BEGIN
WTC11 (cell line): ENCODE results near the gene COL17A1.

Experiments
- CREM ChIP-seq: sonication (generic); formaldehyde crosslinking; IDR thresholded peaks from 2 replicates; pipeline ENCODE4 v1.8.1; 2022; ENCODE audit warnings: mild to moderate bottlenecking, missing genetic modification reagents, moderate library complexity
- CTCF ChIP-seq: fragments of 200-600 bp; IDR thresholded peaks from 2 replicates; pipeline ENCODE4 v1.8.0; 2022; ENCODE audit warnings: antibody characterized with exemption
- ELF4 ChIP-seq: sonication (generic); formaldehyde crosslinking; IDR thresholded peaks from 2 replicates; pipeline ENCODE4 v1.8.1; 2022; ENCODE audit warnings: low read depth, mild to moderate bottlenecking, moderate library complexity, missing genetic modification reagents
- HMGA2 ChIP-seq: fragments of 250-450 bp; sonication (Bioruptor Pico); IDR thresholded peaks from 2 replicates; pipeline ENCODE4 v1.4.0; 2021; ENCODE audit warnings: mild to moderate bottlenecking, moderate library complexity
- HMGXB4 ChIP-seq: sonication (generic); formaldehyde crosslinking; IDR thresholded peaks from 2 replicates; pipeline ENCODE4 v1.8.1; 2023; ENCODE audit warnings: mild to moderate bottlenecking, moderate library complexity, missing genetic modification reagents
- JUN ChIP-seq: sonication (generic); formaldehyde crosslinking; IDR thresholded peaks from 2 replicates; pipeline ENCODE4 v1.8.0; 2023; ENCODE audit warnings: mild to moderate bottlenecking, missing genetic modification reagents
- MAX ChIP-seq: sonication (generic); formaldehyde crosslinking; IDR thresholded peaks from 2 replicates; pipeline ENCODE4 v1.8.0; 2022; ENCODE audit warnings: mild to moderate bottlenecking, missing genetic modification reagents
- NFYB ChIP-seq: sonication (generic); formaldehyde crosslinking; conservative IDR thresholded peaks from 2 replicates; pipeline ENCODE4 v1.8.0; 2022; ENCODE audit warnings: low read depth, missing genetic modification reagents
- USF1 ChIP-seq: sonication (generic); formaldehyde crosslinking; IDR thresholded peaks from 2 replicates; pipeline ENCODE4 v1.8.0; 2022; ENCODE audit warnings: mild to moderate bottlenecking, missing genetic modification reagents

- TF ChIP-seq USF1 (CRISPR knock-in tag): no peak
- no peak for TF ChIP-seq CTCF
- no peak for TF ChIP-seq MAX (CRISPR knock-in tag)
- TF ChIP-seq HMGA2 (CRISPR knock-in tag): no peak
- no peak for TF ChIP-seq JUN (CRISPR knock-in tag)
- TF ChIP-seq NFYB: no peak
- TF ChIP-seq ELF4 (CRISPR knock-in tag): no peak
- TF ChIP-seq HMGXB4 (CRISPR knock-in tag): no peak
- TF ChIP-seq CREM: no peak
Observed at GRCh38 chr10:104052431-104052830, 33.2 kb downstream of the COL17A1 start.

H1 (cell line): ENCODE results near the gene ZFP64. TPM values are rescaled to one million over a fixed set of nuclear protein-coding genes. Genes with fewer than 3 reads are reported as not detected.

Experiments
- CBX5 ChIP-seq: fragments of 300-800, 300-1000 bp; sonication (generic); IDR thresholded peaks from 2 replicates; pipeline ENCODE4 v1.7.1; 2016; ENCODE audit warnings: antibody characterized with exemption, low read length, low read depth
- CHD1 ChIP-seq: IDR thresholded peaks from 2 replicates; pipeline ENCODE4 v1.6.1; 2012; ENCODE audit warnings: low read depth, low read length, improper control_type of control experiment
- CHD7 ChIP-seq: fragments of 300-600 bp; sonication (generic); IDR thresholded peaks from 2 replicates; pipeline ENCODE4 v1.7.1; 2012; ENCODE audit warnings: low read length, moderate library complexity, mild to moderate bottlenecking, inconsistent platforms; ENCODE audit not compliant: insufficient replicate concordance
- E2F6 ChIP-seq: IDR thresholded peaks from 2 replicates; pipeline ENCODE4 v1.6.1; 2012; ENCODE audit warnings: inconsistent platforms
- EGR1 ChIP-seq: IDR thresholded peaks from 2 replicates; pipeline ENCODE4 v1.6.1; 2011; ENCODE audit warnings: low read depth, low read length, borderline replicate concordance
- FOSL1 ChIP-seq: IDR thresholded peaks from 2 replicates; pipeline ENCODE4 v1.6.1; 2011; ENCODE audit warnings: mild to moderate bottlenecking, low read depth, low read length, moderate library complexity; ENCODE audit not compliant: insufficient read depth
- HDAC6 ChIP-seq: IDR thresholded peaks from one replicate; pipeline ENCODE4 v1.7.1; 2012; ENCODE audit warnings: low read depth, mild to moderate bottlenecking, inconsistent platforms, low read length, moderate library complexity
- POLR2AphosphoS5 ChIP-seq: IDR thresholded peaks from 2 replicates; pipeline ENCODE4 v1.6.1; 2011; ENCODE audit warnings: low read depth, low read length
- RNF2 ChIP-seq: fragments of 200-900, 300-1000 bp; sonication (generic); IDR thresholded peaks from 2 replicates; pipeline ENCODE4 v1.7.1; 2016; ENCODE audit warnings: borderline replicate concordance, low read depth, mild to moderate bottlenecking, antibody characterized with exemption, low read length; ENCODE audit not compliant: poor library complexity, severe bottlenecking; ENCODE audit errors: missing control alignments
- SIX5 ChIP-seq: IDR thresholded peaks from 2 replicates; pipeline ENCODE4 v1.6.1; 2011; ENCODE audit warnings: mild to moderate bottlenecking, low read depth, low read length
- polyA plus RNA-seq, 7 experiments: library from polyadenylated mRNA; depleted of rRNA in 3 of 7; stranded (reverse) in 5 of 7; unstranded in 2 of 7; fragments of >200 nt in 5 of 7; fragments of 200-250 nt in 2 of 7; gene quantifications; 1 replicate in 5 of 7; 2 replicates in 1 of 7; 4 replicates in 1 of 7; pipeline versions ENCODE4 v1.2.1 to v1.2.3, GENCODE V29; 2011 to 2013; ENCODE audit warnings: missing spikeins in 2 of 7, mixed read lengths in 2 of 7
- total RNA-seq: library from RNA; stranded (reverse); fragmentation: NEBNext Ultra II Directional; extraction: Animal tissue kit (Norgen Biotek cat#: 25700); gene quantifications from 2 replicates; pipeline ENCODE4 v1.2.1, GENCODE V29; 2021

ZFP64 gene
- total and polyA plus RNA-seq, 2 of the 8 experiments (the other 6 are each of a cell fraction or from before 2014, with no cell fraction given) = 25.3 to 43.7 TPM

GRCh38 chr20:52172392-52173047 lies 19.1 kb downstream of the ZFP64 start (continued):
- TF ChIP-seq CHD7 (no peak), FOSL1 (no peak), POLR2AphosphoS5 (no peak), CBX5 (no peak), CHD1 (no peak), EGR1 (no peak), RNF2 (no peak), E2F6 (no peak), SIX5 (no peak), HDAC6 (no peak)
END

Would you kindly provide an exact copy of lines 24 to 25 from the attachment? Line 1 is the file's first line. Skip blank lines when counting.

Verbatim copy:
- CBX5 ChIP-seq: fragments of 300-800, 300-1000 bp; sonication (generic); IDR thresholded peaks from 2 replicates; pipeline ENCODE4 v1.7.1; 2016; ENCODE audit warnings: antibody characterized with exemption, low read length, low read depth
- CHD1 ChIP-seq: IDR thresholded peaks from 2 replicates; pipeline ENCODE4 v1.6.1; 2012; ENCODE audit warnings: low read depth, low read length, improper control_type of control experiment